Surrealism Photography 101 (and How to Create Surreal Images in Photoshop)

Surrealism Photography 101 (and How to Create Surreal Images in Photoshop)

Surrealism Photography 101 (and How to Create Surreal Images in Photoshop)

Rhiannon D'Averc   |    February 4, 2020

There are so many different styles of photography to try that it’s no wonder if you aren’t familiar with one of the niches. Surrealism has been around for a very long time, longer than photography itself, and is a genre of art that is now easier to achieve than ever with the advent of modern photo editing tools.

If you’ve ever been tempted to try something a little bit different with your photography, read on. You’ll be reaching for Photoshop in no time at all once you understand what surrealism is about!

Image is courtesy of Kelly Robitaille – this Photoshop editing workshop is available to watch in the Summerana Membership until February 10th, 2020.

What is surrealist photography?

Surrealism is the creation of a piece of art that is weird, odd, uncomfortable, unnerving, or so on. Usually this is attained through fantasy or nonsensical elements, and not meant to be realistic. If this all sounds a bit vague, that’s because there are no real hard and fast rules in surrealism.

Often, surrealist artists try to make a statement about the world and how odd or nonsensical it really is through their work. This doesn’t have to be your motive, however. You might just want to create something that really catches the eye, and surrealism certainly does that.

Your subject can really be anything, too, although portraits are always one of the most appealing forms of image because our eyes are drawn to human forms – especially faces and eyes.

 

Image is courtesy of Shannon Squires – this Photoshop editing workshop is available to watch in the Summerana Membership

How can you express yourself through surrealism?

There are lots of ways in which you can use surrealism to express yourself as a photographic artist. Some artists like to try a kind of visual diary – they might attempt to recreate scenes or feelings from their dreams, for example. Others want to make a political statement. Having two models sitting inside a house that is slowly filling with water could be quirky, if you don’t stress any particular element and leave the viewer to interpret it for themselves. Put a donkey mask on one and an elephant mask on the other instantly gives it a strong political message, however!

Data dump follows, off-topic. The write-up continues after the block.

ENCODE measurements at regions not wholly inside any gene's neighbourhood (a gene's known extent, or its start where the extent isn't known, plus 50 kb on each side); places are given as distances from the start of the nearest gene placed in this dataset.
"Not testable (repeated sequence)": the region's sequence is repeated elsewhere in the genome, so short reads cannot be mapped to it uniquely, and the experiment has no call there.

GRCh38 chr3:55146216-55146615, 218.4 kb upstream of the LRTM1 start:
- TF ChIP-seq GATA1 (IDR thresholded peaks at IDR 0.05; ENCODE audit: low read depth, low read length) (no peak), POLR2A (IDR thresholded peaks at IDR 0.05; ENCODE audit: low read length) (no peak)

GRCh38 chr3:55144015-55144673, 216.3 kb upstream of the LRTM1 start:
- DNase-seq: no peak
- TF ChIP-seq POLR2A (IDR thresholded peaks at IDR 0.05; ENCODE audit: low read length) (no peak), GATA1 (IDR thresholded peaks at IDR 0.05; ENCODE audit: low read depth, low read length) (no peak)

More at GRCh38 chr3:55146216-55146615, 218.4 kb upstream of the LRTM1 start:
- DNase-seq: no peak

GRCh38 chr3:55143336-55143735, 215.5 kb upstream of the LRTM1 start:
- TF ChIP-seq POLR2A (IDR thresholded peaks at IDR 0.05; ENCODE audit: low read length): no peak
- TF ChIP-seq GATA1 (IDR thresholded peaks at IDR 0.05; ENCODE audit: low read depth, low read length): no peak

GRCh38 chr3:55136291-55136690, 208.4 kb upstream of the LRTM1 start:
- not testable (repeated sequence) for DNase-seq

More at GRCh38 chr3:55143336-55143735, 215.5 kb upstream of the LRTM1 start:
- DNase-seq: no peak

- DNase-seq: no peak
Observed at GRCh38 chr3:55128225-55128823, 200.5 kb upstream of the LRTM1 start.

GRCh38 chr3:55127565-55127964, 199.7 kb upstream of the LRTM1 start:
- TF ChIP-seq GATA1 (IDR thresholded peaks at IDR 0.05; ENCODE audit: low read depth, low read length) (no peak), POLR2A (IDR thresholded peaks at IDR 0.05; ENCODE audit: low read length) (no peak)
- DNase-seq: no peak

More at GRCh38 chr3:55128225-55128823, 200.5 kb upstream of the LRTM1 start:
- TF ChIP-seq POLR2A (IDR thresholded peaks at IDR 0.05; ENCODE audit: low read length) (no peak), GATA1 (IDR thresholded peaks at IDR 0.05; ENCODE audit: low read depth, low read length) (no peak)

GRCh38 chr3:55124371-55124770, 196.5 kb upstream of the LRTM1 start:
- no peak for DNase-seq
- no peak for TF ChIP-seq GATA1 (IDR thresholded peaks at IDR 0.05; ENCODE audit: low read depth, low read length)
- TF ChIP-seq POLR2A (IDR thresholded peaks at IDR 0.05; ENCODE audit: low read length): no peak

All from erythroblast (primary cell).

The message or story behind your shot doesn’t even have to be immediately evident to the viewer. That’s what’s great about surrealism. Maybe they look at your shot and just see a child with a strangely enlarged head and smooth skin. Maybe you have a different interpretation, but it doesn’t totally matter.

The real core of surrealism is being silly and having fun. It is often by poking fun at ourselves that we can make the most meaningful statements, after all!

How can I achieve surrealist photographs in post-production?

One of the most exciting things you can do with post-production tools like Photoshop or Lightroom is to really go wild and allow the original image to take on whole new dimensions. There are so many things you can do with editing to create surreal images, but here are a few ideas:

  • Create seamless composites which make things appear in improbable locations or times
  • Cut things out and put them elsewhere to achieve affects that wouldn’t be possible in real life – like a man holding his own head under his arm
  • Enlarge, stretch, and swell objects using tools like liquify to change their dimensions, but keeping other elements intact so that it seems somehow ‘realistic’ at the same time